Britain's Prince Harry has qualified as an Apache helicopter commander, the Ministry of Defence announced Friday, putting him in charge of the aircraft he co-piloted in Afghanistan.

Harry, 28, served as a co-pilot gunner in the attack chopper during his 20-week tour in Afghanistan's restive Helmand Province, which ended in January.

Harry -- who will be overtaken as third in line to the throne by his brother Prince William's first baby, due this month -- passed the commander test earlier this week.

The second son of Prince Charles, the Prince of Wales, Harry is serving in 3 Regiment Army Air Corps.

He is known as Captain Wales within the military.

"This is a tremendous achievement for Captain Wales who passed with flying colours," said Lieutenant Colonel Tom de la Rue, his commanding officer.

"I am delighted that his new status as a qualified Apache aircraft commander and co-pilot gunner places him at the very top of his profession."

The qualification is the culmination of three years of training and experience in the Apache.

Since returning from Afghanistan, the prince has gone through several months of training, flying day and night missions in Britain, to prepare for the six-hour test for his upgraded role.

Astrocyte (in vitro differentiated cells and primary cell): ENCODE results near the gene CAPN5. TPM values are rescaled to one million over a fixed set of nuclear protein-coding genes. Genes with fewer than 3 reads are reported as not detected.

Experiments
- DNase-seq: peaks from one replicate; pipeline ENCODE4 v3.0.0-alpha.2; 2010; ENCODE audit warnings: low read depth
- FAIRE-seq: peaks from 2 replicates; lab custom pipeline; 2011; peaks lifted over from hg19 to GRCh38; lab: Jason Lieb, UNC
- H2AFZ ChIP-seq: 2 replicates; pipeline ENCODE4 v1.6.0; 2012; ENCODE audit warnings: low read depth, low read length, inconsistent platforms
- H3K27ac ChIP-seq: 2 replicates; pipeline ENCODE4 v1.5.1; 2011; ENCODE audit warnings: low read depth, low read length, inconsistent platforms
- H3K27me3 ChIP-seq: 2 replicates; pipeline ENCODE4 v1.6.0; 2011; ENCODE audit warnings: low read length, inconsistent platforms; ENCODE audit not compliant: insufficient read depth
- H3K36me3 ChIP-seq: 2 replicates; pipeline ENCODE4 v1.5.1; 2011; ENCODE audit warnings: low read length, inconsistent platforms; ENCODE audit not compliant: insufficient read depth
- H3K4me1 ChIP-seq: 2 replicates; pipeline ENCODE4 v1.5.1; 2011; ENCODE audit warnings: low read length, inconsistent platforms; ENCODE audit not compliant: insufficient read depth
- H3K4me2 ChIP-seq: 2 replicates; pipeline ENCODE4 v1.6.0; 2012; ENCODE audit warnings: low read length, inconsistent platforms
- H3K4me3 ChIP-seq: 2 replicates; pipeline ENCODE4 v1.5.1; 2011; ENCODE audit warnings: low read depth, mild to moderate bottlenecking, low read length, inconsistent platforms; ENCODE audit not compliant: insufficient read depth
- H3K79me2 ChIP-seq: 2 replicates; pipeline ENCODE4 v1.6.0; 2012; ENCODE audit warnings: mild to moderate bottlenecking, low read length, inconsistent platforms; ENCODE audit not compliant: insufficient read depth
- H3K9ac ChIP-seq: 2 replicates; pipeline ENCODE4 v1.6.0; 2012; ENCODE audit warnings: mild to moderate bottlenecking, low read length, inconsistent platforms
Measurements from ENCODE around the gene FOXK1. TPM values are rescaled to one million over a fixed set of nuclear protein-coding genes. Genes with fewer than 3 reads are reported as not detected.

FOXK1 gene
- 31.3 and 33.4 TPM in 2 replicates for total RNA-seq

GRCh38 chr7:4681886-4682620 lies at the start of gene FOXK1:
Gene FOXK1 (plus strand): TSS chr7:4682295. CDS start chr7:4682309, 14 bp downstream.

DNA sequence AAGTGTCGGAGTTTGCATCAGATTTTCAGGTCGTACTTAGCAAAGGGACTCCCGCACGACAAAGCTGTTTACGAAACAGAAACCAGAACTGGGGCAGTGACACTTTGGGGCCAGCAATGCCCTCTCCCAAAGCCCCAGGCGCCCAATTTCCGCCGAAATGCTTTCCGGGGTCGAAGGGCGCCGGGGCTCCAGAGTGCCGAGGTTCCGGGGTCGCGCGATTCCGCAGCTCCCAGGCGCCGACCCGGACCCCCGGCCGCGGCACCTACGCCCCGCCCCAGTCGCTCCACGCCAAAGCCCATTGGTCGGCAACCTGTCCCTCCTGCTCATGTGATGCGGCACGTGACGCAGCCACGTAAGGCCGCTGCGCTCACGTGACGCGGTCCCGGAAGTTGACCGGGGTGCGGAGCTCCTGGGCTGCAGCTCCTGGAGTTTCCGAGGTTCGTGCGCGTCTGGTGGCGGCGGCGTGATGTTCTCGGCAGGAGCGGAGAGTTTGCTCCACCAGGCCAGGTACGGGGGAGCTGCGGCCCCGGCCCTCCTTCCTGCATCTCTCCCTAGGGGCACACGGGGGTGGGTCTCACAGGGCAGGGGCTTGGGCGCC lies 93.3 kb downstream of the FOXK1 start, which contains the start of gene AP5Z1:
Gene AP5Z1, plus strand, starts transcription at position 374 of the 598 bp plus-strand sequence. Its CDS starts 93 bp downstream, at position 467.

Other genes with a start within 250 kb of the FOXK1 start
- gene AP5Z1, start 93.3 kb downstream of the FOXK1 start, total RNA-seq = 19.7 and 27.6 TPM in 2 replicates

Harry was assessed across a wide range of tactical and procedural scenarios, in a flight that took him around England, including over Manchester, Liverpool and Birmingham.

He was required to plan and deliver patrol orders, navigate throughout, fly in a controlled airspace and conduct a simulated low-level attack on the Spadeadam airbase in northern England.

He also had to manage several diversions and simulated aircraft emergencies.

A few weeks before flying out to Afghanistan in September last year, the royal was pictured frolicking naked during a weekend break in Las Vegas.

Harry said during his tour that he had killed Taliban fighters, who were taken "out of the game" by his unit if they targeted British soldiers.

The prince is unlikely to get another turn flying in Afghanistan again before all foreign combat troops withdraw by the end of 2014.

Harry will continue with his normal duties as an Apache pilot based at Wattisham Airfield, near Ipswich in eastern England.